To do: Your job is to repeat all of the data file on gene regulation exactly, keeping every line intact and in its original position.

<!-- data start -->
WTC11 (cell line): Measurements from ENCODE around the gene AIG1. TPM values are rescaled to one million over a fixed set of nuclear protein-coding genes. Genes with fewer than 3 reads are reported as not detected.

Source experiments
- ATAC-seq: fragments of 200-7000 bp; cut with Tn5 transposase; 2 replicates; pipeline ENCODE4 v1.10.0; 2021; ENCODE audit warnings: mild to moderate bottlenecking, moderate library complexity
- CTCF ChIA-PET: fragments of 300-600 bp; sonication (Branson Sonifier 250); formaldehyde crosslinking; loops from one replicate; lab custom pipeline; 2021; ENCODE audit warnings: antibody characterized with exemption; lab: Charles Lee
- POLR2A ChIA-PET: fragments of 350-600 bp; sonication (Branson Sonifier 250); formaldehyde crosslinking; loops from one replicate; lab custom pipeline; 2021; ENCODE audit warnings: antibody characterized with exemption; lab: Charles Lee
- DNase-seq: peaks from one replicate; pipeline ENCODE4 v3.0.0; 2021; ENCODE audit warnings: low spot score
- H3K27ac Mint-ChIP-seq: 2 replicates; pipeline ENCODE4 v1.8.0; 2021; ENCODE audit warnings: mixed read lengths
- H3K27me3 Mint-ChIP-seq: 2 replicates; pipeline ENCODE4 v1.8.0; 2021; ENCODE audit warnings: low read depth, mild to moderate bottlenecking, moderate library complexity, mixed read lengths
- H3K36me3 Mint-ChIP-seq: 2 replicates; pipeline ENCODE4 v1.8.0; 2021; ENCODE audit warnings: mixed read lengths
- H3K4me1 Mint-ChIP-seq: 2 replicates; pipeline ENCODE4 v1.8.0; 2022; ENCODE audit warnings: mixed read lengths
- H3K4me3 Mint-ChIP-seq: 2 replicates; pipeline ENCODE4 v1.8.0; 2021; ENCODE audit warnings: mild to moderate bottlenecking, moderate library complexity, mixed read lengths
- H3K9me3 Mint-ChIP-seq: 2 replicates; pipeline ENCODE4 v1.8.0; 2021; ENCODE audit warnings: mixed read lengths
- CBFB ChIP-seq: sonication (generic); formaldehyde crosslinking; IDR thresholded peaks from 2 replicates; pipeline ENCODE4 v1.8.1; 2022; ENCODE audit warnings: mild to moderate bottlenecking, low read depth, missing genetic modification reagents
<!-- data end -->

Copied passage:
WTC11 (cell line): Measurements from ENCODE around the gene AIG1. TPM values are rescaled to one million over a fixed set of nuclear protein-coding genes. Genes with fewer than 3 reads are reported as not detected.

Source experiments
- ATAC-seq: fragments of 200-7000 bp; cut with Tn5 transposase; 2 replicates; pipeline ENCODE4 v1.10.0; 2021; ENCODE audit warnings: mild to moderate bottlenecking, moderate library complexity
- CTCF ChIA-PET: fragments of 300-600 bp; sonication (Branson Sonifier 250); formaldehyde crosslinking; loops from one replicate; lab custom pipeline; 2021; ENCODE audit warnings: antibody characterized with exemption; lab: Charles Lee
- POLR2A ChIA-PET: fragments of 350-600 bp; sonication (Branson Sonifier 250); formaldehyde crosslinking; loops from one replicate; lab custom pipeline; 2021; ENCODE audit warnings: antibody characterized with exemption; lab: Charles Lee
- DNase-seq: peaks from one replicate; pipeline ENCODE4 v3.0.0; 2021; ENCODE audit warnings: low spot score
- H3K27ac Mint-ChIP-seq: 2 replicates; pipeline ENCODE4 v1.8.0; 2021; ENCODE audit warnings: mixed read lengths
- H3K27me3 Mint-ChIP-seq: 2 replicates; pipeline ENCODE4 v1.8.0; 2021; ENCODE audit warnings: low read depth, mild to moderate bottlenecking, moderate library complexity, mixed read lengths
- H3K36me3 Mint-ChIP-seq: 2 replicates; pipeline ENCODE4 v1.8.0; 2021; ENCODE audit warnings: mixed read lengths
- H3K4me1 Mint-ChIP-seq: 2 replicates; pipeline ENCODE4 v1.8.0; 2022; ENCODE audit warnings: mixed read lengths
- H3K4me3 Mint-ChIP-seq: 2 replicates; pipeline ENCODE4 v1.8.0; 2021; ENCODE audit warnings: mild to moderate bottlenecking, moderate library complexity, mixed read lengths
- H3K9me3 Mint-ChIP-seq: 2 replicates; pipeline ENCODE4 v1.8.0; 2021; ENCODE audit warnings: mixed read lengths
- CBFB ChIP-seq: sonication (generic); formaldehyde crosslinking; IDR thresholded peaks from 2 replicates; pipeline ENCODE4 v1.8.1; 2022; ENCODE audit warnings: mild to moderate bottlenecking, low read depth, missing genetic modification reagents